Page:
Thai Senate ducks call to pick unelected PM
Thai anti-government protesters wave national flags as they rally outside the parliament in Bangkok, on May 16, 2014 - by Pornchai Kittiwongsakul
The dismissal of prime minister Yingluck Shinawatra last week in a controversial court ruling has sent tensions soaring in the kingdom, which has endured years of political turmoil.
Her "Red Shirt" supporters have warned of the threat of civil war if power is handed to an unelected leader, as demanded by the opposition.
Anti-government protesters had urged the upper house of parliament, the Senate, to invoke a vaguely worded clause in the constitution to remove the government and appoint a new premier.
Critics say such a move has no legal basis.
After several days of talks among some, mostly unelected members of the upper house, acting Senate speaker Surachai Liangboonlertchai on Friday unveiled his hotly-anticipated "roadmap" out of the crisis.
But it stopped short of proposing an unelected interim premier, and instead made a general call for all parties to come together to help solve the crisis.
Surachai did, however, hint that the Senate might intervene in the future, saying that if necessary it would hold a special meeting "in order to have a prime minister under the constitution" and in line with democratic and international standards.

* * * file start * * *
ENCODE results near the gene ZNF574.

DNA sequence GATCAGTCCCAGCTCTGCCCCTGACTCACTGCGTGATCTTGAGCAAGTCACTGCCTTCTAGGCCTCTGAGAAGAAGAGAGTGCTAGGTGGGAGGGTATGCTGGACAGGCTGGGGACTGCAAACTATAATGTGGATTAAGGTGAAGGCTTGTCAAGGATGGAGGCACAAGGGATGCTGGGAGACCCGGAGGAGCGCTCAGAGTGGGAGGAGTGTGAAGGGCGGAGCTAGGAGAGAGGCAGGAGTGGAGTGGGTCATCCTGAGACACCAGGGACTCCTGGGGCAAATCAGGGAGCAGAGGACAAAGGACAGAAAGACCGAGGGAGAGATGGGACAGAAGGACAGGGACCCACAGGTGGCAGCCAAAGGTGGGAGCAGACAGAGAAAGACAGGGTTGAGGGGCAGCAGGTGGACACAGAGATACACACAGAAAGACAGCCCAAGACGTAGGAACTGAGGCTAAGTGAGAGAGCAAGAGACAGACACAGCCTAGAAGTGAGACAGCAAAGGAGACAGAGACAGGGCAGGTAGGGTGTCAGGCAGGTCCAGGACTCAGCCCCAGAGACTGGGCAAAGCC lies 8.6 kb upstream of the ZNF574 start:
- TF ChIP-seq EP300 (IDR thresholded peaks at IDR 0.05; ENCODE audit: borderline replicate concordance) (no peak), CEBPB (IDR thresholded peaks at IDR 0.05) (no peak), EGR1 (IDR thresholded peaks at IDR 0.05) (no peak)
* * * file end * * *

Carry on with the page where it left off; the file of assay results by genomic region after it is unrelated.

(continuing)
A frustrated protest leader Suthep Thaugsuban called for leaders of the anti-government movement to gather on Saturday to discuss their next move, saying the Senate "has no guts".
The protesters refuse to back new elections without vaguely-defined reforms first to tackle alleged corruption and curb the long-standing political dominance of Yingluck's billionaire family.
The demonstrators appear to be running out of options after six months of civil disobedience that has failed to unseat the government.
The Red Shirts welcomed the acting Senate speaker's remarks as a sign that the anti-government push is failing.
"The Senate does not hold any hope for Suthep anymore," one of their leaders, Nattawut Saikuar, told Red Shirts who have been massed on the outskirts of Bangkok since last weekend.
He said that the opposition's only hope now for toppling the government was to provoke a coup.
A grenade and gun attack on anti-government protesters in Bangkok on Thursday that left three people dead has added to fears that the unrest could spiral, with the coup-prone military warning that it might have to intervene to quell the violence.
The deaths took the toll from six months of unrest to 28, with hundreds of others wounded in attacks mostly targeting opposition protesters.
The Election Commission said Thursday that a vote scheduled for July 20 was "no longer possible" as polls could not be held without the support of the protesters.
An election held in February was annulled after demonstrators blocked voting.
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